Nations join global push against violent extremism online

The US joined a virtual gathering to find better ways to stop extremism online, two years on from the Christchurch massacre.

Two years after a white supremacist in New Zealand livestreamed the killing of 51 Muslim worshippers on Facebook, French president Emmanuel Macron said the internet continues to be be used by terrorists as a weapon to propagate hate.

Mr Macron and other leaders from tech giants and governments around the world – including the US, for the first time – gathered virtually on Saturday to find better ways to stop extremist violence from spreading online, while also respecting freedom of expression.

It was part of a global effort started by Mr Macron and New Zealand’s prime minister Jacinda Ardern after deadly attacks in their countries were streamed or shared on social networks.

The US government and four other countries joined the effort, known as the Christchurch Call, for the first time this year.

It involves some 50 nations plus tech companies including Google, Facebook, Twitter and Amazon, and is named after the New Zealand city where the killings took place at two mosques.

Prime Minister Boris Johnson said in a pre-recorded video that UK authorities had taken down more than 300,000 pieces of terrorist material from the internet over the past decade, which he described as a tsunami of hate.

“Terrorist content is like a metastasising tumour within the internet, or series of tumours,” Mr Johnson said.

“If we fail to excise it, it will inevitably spread into homes and high streets the world over.”

Since the Call’s launch, governments and tech companies have cooperated in some cases in identifying violent extremist content online.

Ms Ardern, however, said more tangible progress is needed to stop it from proliferating.

The meeting was aimed at revitalising coordination efforts, notably since US president Joe Biden entered office, and getting more tech companies involved.

Mr Macron and Ms Ardern welcomed the US decision as a potential catalyst for stronger action.

The French leader said the internet had continued to be used as a tool in recent attacks in the US, Vienna, Germany and elsewhere.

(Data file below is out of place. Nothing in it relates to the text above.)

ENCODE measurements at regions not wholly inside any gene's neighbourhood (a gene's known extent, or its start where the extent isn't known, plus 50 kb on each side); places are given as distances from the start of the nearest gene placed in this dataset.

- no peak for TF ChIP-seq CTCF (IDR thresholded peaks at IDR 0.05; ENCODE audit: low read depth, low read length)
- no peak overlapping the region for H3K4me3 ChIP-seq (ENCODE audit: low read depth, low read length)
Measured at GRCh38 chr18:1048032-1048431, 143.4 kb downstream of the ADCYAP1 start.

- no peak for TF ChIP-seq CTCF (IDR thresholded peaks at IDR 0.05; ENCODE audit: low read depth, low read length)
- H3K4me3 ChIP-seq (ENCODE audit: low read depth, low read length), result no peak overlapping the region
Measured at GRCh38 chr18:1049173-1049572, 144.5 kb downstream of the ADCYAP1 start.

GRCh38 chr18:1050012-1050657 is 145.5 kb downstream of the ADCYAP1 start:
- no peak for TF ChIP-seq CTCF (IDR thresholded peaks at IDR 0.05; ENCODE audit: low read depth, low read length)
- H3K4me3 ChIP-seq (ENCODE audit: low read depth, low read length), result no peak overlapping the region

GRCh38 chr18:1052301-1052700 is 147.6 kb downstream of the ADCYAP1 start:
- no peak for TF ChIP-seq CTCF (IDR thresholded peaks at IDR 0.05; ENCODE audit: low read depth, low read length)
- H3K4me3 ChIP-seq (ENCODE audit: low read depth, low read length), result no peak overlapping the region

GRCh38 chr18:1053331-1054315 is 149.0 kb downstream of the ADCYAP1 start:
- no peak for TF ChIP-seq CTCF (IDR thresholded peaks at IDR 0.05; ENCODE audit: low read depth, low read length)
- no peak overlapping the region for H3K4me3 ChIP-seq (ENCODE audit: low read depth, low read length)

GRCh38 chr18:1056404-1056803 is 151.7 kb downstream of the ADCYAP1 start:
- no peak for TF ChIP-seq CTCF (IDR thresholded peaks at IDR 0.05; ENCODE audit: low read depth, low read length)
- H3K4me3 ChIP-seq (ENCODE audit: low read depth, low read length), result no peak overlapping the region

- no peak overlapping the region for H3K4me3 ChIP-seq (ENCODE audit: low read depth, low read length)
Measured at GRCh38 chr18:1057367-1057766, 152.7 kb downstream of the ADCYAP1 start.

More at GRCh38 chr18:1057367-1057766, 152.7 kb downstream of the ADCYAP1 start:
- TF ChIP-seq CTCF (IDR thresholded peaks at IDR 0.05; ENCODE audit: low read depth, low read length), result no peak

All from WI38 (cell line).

He said it cannot happen again, and that new European regulations against extremist content would help.

Ms Ardern said that two years after the Christchurch Call was launched, momentum was strong.

But she acknowledged the challenge in essentially playing “whack-a-mole” with different countries, internet platforms and algorithms that can foster extremist content.

The Christchurch Call
The online conference aims to find ways to stop extremist violence from spreading online while also respecting freedom of expression (New Zealand/French governments/AP)

New Zealand’s leader said: “The existence of algorithms themselves is not necessarily the problem, it’s whether or not they are being ethically used.

“And so that is probably the biggest focus for the Call community over the next year.”

She said part of the solution involved better equipping a younger generation of internet users to have the skills to deal with radical content or disinformation when they encounter it online.

Although the US only officially joined the Christchurch Call this year, it had been consistently contributing to the effort, Ms Ardern said.

White House spokeswoman Jen Psaki said: “Countering the use of the internet by terrorists and violent extremists to radicalize and recruit is a significant priority for the United States.”

She also stressed the importance of protecting freedom of expression and “reasonable expectations of privacy”.

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